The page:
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How do Strong Social and Community Ties Impact your Health?

I called my friend, also named Lisa, who lives in Houston, Texas. Hurricane Harvey’s devastation had not only hit Houston, the fourth largest city in the United States, but many communities in the Gulf Coast region. According to my friend, who lives on the north side of Houston where they got no flooding except for those who were near a river or large body of water, the worst of the rain is over. People are leaving shelters scattered thought-out Harris County, where Houston is located.

Out of the 6.5 million people in the greater Houston area only about 1.5 million lost power and most all the water is drinkable. No need for ice, a valuable commodity, for many of us here in Charleston who experienced the wrath of Hurricane Hugo. Unlike Houston, Hurricane Hugo, also a category 4 storm, was a direct hit and as a result we not only got the flooding but also high winds. But no one can deny that the Houston area experienced the worst flooding in its history, with some areas getting as much as 50 inches of rain. And because Hurricane Harvey’s devastation was so widespread, it will take years for the region to recover from this natural disaster.

My friend, Lisa, who is originally from Charleston, knows about hurricanes and the emotional roller coaster they bring; the anxiety before the storm of not knowing exactly what is going to happen, the storm itself, the flooding and aftermath once the storm has passed. No doubt, you too, no matter where you call home, are aware of the horrific situation the residents of the Gulf Coast region, north of Brownsville, Texas, are now experiencing. Lives have been lost, people displaced and the uncertainty of what’s ahead. It is one thing to watch the news again and again and be reminded of the destruction and the anguish. But to just absorb the information without acting when we can help can be paralyzing and emotionally harmful. So I asked Lisa to suggest a few vetted and creditable charities in the Houston area that need our help:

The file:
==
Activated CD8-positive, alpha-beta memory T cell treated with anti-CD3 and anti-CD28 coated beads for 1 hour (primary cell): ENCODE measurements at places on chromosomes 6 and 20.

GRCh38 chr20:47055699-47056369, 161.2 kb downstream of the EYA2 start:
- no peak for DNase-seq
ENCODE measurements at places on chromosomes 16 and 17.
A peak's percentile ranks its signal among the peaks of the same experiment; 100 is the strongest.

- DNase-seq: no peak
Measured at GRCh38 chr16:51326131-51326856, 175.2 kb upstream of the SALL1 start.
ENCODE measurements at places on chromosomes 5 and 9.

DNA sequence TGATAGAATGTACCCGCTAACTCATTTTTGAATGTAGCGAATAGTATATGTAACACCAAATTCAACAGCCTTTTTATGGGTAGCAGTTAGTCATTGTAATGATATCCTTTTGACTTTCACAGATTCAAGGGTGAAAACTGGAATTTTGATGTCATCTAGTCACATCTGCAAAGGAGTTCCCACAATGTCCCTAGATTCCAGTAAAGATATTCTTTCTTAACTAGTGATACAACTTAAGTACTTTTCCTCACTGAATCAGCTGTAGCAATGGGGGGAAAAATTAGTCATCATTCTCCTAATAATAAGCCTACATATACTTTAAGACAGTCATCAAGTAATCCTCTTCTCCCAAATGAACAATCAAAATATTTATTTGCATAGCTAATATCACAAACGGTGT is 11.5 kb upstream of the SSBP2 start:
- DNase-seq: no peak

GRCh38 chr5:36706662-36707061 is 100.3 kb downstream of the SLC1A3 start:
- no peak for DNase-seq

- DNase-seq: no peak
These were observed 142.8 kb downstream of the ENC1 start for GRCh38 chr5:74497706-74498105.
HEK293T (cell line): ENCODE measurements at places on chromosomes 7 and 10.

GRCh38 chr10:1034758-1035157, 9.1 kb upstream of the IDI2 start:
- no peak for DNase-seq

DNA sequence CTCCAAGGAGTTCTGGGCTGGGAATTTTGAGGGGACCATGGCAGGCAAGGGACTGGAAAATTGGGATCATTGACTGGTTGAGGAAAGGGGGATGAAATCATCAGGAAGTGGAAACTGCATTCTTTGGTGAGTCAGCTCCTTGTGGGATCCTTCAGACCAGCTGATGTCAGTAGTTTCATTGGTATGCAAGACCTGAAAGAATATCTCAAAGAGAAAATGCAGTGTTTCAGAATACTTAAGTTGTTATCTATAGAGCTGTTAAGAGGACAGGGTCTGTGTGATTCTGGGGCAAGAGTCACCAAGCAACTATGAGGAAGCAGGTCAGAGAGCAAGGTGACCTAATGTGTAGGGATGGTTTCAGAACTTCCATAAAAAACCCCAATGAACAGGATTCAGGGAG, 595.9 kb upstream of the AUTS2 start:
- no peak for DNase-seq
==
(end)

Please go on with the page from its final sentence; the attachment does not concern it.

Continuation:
Animals as well need help and assistance. Donate to the Houston Humane Society, which is helping animals affected by the storm. The Hurricane Harvey Relief Fund, administered by the Greater Houston Community Foundation, is another charity. You may also want to check out Charity Navigator to further ensure your donations are helping those in need.

By helping those in need, you too can benefit. Studies have shown that people with strong social and community ties tend to live longer, are less likely to report being depressed, and have a stronger a sense of belonging, purpose and self worth.

Are you over 50, feeling socially isolated and/or trying to figure out your life’s purpose for the second half? Let’s talk.

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